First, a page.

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Tax credit vs. deduction - Metro US

Tax credit vs. deduction

Q. This tax year would be my first full year of employment since graduation. My tuition and education deductions carried from past years are slightly greater than my total employment income. Technically, I should have no income after deductions. However, why does my accountant disagree and say I will not get all my taxes back?
— Masoud

A. Don’t we all love this time of year! Where’s my T4s? What receipts do I need? Is this deductible? Who cares, I will give it all to my accountant!

It’s important to distinguish between a tax credit and tax deductions. They will not impact your taxes the same.

Income taxes payable are calculated based on taxable income. Taxable income is determined by adding all sources of income, less tax deductions. Non-refundable tax credits reduce income taxes payable at the lowest marginal tax rate (with the exception of charitable donations) while tax deductions reduce taxable income.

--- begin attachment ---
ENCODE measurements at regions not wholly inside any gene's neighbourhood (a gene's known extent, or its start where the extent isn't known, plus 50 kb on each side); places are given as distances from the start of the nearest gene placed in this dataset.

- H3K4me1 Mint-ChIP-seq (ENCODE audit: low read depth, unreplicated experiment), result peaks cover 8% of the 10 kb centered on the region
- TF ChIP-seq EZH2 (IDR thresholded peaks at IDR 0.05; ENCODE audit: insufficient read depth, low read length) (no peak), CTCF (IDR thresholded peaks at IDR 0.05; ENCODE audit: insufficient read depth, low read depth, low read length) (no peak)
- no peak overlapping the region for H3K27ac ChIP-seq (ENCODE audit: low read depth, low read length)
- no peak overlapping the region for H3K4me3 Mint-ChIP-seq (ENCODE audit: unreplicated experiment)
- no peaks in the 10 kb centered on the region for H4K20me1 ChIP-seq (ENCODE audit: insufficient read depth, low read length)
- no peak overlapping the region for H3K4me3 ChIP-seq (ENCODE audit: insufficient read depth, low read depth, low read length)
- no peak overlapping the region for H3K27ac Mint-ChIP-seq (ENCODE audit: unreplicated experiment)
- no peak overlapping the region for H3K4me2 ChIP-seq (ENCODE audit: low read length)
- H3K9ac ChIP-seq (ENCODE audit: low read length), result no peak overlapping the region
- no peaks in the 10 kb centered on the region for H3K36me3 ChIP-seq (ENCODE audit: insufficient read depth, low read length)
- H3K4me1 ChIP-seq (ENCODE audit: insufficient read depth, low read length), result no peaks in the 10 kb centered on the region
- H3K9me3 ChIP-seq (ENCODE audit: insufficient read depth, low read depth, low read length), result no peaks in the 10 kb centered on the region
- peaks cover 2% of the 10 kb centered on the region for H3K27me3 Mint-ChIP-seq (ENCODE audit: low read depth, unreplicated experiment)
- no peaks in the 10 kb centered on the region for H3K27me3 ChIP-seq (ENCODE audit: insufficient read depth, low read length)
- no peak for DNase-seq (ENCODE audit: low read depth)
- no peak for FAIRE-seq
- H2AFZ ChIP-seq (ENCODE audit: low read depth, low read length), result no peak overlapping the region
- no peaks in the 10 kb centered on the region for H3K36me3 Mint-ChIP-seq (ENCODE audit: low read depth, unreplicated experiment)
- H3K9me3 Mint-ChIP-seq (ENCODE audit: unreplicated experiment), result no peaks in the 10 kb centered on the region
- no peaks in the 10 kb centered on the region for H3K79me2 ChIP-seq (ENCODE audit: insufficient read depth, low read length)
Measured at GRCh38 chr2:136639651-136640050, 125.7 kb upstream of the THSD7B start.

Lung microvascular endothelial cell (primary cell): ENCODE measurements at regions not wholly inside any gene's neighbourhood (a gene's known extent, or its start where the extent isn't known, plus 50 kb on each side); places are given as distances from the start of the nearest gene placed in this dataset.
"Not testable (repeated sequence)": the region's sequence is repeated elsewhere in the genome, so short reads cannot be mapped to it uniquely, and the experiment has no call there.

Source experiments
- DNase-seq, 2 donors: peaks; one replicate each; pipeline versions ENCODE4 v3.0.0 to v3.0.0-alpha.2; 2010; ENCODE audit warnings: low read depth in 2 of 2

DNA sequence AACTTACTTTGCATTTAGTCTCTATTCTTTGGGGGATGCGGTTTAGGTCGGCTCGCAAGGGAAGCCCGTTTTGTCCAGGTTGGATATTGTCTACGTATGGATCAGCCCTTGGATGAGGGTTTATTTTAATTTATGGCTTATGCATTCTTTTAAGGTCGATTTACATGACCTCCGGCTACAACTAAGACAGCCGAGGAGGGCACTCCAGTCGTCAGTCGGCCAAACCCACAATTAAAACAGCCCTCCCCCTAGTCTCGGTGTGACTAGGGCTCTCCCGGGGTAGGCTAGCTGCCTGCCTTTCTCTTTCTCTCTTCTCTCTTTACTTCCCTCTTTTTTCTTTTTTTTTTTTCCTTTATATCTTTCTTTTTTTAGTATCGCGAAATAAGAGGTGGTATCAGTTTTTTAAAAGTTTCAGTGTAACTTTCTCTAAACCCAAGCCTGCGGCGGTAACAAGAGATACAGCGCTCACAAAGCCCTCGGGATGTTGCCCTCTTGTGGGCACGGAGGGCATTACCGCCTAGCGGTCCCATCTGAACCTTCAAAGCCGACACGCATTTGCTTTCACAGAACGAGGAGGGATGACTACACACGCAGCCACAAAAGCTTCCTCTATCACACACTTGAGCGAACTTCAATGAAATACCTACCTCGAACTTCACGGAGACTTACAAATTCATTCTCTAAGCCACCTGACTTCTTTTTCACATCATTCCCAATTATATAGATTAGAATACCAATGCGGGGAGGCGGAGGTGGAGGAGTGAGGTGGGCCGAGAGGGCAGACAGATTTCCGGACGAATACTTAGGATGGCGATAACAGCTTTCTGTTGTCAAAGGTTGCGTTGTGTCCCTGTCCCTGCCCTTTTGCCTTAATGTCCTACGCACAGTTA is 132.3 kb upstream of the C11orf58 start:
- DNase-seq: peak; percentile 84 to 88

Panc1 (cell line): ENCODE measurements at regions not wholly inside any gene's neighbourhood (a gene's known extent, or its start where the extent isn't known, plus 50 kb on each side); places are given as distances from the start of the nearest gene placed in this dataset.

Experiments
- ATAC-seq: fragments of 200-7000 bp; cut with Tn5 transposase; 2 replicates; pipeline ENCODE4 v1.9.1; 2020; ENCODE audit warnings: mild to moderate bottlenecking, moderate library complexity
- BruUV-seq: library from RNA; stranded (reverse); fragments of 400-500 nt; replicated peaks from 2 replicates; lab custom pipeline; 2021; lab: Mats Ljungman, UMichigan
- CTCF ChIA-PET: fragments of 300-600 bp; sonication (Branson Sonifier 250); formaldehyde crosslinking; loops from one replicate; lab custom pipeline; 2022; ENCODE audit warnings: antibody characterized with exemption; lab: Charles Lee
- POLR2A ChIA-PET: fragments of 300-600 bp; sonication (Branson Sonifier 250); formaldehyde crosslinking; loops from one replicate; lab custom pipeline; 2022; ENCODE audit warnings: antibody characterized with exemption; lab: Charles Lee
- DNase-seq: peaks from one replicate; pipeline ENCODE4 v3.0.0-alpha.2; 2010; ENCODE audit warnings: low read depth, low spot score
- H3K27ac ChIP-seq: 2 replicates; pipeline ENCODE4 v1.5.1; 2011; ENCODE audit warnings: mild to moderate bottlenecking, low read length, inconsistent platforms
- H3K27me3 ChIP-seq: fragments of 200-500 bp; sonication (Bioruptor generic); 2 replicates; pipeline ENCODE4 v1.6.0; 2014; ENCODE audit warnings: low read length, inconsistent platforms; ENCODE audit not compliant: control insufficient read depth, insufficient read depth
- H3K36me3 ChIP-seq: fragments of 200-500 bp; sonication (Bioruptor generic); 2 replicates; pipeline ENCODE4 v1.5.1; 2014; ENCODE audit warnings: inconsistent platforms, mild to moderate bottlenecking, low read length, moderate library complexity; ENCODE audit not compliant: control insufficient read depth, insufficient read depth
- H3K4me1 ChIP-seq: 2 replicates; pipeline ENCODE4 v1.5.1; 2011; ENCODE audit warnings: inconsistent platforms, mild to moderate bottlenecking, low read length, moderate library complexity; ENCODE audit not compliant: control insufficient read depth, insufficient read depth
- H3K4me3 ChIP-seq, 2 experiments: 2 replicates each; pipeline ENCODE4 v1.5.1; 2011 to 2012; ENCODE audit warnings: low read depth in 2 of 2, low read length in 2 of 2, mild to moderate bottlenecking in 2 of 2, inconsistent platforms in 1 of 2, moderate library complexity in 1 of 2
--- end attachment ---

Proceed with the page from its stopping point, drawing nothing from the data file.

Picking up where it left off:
If your tax deductions exceed your employment income, an individual would have a taxable income of nil.

Therefore, income taxes payable are zero and a refund for all taxes withheld are refunded. Alternatively, tax credits do not reduce income to nil, but reduce taxes payable at the lowest tax rate and may not completely eliminate taxes owing.

Some examples


Non-refundable tax credits:

• Spousal or common law amount (same sex or not)
• Eligible dependent
• Canada employment credit
• Public Transit credit
• Children’s fitness credit
• Caregiver amount
• Tuition and education amounts
• Medical expenses
• Donations

Tax deductions:
• Childcare expenses
• RRSPs
• Professional, union dues
• Interest and carrying charges
• Business losses
• Rental losses
• Capital losses
• Employment expenses

– Reach Henry Choo Chong, CGA, at choochonghcga@yahoo.ca or 416-489-7800, ext. 227.

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